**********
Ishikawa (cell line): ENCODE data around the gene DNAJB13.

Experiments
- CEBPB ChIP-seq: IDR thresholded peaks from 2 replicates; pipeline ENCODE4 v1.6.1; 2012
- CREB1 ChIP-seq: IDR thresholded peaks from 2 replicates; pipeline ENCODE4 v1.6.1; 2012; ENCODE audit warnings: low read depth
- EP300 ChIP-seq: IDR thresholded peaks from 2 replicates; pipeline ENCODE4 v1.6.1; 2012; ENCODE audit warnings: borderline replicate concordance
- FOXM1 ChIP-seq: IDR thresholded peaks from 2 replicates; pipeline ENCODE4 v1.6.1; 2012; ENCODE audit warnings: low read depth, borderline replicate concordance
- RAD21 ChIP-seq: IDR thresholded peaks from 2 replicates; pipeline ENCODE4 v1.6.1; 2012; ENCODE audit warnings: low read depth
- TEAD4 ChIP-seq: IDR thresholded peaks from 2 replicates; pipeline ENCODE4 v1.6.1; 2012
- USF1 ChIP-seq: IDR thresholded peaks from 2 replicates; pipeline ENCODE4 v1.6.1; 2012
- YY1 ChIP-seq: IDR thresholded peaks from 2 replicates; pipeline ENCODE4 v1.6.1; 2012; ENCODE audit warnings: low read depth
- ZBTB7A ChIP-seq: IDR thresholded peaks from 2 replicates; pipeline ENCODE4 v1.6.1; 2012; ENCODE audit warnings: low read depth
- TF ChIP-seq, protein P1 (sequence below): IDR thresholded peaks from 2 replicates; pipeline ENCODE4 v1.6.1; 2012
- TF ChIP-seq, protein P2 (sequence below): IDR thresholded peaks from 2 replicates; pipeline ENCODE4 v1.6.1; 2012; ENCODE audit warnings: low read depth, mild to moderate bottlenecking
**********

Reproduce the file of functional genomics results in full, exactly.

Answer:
Ishikawa (cell line): ENCODE data around the gene DNAJB13.

Experiments
- CEBPB ChIP-seq: IDR thresholded peaks from 2 replicates; pipeline ENCODE4 v1.6.1; 2012
- CREB1 ChIP-seq: IDR thresholded peaks from 2 replicates; pipeline ENCODE4 v1.6.1; 2012; ENCODE audit warnings: low read depth
- EP300 ChIP-seq: IDR thresholded peaks from 2 replicates; pipeline ENCODE4 v1.6.1; 2012; ENCODE audit warnings: borderline replicate concordance
- FOXM1 ChIP-seq: IDR thresholded peaks from 2 replicates; pipeline ENCODE4 v1.6.1; 2012; ENCODE audit warnings: low read depth, borderline replicate concordance
- RAD21 ChIP-seq: IDR thresholded peaks from 2 replicates; pipeline ENCODE4 v1.6.1; 2012; ENCODE audit warnings: low read depth
- TEAD4 ChIP-seq: IDR thresholded peaks from 2 replicates; pipeline ENCODE4 v1.6.1; 2012
- USF1 ChIP-seq: IDR thresholded peaks from 2 replicates; pipeline ENCODE4 v1.6.1; 2012
- YY1 ChIP-seq: IDR thresholded peaks from 2 replicates; pipeline ENCODE4 v1.6.1; 2012; ENCODE audit warnings: low read depth
- ZBTB7A ChIP-seq: IDR thresholded peaks from 2 replicates; pipeline ENCODE4 v1.6.1; 2012; ENCODE audit warnings: low read depth
- TF ChIP-seq, protein P1 (sequence below): IDR thresholded peaks from 2 replicates; pipeline ENCODE4 v1.6.1; 2012
- TF ChIP-seq, protein P2 (sequence below): IDR thresholded peaks from 2 replicates; pipeline ENCODE4 v1.6.1; 2012; ENCODE audit warnings: low read depth, mild to moderate bottlenecking